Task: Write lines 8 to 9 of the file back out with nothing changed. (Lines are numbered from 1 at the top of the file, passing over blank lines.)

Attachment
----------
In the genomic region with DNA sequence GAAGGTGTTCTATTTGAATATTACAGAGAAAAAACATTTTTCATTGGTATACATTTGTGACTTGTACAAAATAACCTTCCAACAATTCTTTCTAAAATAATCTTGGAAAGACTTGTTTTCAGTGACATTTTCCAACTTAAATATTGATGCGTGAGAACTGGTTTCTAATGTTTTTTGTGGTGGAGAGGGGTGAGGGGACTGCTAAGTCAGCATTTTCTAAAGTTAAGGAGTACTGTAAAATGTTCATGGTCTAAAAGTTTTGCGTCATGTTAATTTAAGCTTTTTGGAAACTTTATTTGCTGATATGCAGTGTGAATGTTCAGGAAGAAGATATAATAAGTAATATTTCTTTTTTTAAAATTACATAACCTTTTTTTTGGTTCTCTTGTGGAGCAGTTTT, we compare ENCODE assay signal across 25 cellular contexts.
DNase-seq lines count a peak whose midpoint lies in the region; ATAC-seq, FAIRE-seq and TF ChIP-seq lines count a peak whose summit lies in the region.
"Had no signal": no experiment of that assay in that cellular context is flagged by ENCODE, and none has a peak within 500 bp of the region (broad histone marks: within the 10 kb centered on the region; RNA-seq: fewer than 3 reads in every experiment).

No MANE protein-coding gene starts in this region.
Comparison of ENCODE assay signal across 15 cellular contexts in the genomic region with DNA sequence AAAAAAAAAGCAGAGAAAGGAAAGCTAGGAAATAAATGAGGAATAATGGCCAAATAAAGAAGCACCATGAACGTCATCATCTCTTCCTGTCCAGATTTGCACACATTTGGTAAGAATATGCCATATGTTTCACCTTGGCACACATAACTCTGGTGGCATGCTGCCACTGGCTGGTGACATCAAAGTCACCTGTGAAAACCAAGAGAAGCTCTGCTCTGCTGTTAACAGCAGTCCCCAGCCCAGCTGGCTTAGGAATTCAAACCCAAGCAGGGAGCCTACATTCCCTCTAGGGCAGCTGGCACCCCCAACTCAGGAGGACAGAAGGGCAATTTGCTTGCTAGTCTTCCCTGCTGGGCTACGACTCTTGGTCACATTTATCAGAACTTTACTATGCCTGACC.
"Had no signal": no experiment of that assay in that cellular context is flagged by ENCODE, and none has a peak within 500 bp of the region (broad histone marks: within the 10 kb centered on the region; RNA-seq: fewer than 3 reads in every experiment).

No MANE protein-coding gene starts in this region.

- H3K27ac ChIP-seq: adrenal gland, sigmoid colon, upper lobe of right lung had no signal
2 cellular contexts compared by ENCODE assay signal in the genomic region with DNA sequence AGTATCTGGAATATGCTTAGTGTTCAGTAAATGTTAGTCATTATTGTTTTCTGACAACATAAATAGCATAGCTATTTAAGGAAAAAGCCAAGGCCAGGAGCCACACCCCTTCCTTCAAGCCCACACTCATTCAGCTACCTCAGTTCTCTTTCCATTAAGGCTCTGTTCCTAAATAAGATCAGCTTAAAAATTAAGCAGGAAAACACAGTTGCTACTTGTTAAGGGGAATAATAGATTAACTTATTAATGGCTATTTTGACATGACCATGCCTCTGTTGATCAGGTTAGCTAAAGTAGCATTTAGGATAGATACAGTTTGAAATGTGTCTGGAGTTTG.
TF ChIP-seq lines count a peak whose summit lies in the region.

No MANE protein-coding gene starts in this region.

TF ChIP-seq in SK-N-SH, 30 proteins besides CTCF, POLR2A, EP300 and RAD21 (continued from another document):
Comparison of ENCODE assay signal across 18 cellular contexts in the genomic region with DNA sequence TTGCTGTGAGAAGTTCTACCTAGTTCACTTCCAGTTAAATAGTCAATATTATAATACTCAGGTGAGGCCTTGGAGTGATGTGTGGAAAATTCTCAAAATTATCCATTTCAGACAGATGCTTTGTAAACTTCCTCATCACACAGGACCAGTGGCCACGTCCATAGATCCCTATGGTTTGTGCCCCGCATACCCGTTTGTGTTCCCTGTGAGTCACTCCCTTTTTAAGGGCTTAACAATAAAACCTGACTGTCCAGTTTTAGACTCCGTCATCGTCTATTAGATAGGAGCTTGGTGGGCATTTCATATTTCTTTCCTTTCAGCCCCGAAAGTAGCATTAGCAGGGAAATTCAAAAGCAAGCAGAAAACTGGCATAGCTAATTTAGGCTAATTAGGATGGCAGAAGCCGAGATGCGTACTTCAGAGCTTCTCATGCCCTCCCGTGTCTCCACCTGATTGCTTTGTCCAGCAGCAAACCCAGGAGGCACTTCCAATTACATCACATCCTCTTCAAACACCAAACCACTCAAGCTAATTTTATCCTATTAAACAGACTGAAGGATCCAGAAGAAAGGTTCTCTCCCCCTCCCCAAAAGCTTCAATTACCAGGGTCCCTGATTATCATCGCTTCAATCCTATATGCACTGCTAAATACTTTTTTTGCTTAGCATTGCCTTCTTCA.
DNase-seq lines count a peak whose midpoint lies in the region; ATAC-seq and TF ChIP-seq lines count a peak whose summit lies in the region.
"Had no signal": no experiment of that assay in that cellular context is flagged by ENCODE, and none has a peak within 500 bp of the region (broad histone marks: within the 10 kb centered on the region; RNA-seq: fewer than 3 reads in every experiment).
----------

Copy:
- H3K27ac ChIP-seq: adrenal gland, sigmoid colon, upper lobe of right lung had no signal
2 cellular contexts compared by ENCODE assay signal in the genomic region with DNA sequence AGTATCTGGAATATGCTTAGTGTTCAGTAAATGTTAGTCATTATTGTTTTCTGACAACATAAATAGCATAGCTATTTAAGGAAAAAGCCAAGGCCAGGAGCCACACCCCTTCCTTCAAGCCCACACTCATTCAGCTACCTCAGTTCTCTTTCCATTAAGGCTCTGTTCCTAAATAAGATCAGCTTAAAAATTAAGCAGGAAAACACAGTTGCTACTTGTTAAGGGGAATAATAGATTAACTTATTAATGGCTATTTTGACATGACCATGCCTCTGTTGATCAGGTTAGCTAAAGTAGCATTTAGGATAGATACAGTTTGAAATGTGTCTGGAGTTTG.